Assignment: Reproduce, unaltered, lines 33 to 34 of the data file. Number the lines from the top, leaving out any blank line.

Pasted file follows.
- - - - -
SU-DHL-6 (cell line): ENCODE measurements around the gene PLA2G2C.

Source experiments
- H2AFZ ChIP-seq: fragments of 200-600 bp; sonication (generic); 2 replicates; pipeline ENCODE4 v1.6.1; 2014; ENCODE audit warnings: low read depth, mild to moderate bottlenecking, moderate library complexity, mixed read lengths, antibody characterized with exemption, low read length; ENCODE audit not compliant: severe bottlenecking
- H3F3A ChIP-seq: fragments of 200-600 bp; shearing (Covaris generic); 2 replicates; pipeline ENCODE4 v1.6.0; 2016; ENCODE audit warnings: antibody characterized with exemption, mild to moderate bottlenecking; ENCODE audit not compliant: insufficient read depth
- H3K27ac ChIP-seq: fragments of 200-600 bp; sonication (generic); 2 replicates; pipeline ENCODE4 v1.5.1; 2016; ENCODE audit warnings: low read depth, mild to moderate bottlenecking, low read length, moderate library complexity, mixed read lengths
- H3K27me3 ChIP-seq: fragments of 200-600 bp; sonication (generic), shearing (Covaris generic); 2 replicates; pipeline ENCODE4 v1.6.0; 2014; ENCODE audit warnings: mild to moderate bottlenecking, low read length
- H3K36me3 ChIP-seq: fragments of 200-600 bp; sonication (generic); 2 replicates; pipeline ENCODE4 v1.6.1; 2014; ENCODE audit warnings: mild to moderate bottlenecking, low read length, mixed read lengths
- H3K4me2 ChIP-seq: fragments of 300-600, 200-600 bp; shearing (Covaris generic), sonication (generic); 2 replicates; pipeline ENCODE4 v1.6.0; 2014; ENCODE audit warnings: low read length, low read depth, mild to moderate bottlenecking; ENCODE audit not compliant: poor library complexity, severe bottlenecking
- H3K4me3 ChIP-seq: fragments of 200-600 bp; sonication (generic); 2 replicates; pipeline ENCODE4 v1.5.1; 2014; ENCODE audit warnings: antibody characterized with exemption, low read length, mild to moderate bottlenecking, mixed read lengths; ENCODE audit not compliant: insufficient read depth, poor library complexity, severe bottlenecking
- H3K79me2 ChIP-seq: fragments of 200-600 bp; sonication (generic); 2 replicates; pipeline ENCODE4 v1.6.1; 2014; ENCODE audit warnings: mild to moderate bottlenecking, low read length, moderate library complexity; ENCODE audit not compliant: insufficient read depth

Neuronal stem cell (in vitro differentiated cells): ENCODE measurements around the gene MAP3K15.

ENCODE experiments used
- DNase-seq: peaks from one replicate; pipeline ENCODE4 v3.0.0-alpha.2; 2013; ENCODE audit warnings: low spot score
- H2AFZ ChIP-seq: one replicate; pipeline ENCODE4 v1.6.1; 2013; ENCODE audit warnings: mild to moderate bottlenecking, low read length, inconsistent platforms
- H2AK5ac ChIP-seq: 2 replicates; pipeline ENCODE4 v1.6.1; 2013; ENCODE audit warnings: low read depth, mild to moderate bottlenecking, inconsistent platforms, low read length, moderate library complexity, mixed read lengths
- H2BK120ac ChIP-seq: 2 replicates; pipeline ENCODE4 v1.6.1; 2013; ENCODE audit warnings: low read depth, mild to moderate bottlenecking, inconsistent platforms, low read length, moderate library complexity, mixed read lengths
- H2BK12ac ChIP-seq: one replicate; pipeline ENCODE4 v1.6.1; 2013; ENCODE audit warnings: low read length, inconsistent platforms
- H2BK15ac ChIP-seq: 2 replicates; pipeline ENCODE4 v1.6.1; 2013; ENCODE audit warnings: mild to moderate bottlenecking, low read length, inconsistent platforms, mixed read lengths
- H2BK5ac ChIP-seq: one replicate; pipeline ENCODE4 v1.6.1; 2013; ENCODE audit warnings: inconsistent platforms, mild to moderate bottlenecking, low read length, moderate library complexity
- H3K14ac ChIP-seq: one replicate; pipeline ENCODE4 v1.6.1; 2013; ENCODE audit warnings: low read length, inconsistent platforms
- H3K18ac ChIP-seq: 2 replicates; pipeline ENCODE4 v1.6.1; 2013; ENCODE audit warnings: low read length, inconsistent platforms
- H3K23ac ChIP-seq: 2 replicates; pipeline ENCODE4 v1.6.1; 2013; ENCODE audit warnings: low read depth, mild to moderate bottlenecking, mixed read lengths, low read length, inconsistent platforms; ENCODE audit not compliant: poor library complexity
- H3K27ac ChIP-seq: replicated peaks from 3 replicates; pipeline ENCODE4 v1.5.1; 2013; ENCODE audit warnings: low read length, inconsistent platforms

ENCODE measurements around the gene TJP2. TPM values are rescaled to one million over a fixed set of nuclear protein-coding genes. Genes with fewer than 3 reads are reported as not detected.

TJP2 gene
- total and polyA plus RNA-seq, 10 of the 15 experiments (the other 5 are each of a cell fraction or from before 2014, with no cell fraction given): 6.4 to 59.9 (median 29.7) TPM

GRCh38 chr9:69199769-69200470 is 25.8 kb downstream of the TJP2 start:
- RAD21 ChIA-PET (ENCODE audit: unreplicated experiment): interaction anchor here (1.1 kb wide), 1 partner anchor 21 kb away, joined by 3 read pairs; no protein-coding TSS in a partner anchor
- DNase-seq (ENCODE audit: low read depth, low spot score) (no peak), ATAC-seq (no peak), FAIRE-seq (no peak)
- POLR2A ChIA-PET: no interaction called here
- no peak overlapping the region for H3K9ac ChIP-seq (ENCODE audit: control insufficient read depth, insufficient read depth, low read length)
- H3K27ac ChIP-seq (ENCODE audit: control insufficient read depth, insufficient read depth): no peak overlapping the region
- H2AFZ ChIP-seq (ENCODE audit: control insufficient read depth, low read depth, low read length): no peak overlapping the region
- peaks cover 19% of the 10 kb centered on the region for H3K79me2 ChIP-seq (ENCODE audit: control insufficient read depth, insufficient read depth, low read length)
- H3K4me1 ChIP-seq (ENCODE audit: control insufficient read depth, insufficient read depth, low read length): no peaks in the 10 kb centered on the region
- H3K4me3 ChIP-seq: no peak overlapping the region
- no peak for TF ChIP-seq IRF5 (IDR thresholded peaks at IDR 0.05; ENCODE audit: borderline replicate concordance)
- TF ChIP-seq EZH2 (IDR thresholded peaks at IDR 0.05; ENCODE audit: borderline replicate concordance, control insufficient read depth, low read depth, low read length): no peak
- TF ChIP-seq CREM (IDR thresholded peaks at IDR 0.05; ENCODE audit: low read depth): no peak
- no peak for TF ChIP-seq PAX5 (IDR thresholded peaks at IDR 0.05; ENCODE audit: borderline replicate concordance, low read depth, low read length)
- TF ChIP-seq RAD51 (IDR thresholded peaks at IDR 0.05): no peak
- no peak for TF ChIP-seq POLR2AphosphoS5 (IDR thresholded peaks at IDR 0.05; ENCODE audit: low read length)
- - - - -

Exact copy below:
- H2AFZ ChIP-seq (ENCODE audit: control insufficient read depth, low read depth, low read length): no peak overlapping the region
- peaks cover 19% of the 10 kb centered on the region for H3K79me2 ChIP-seq (ENCODE audit: control insufficient read depth, insufficient read depth, low read length)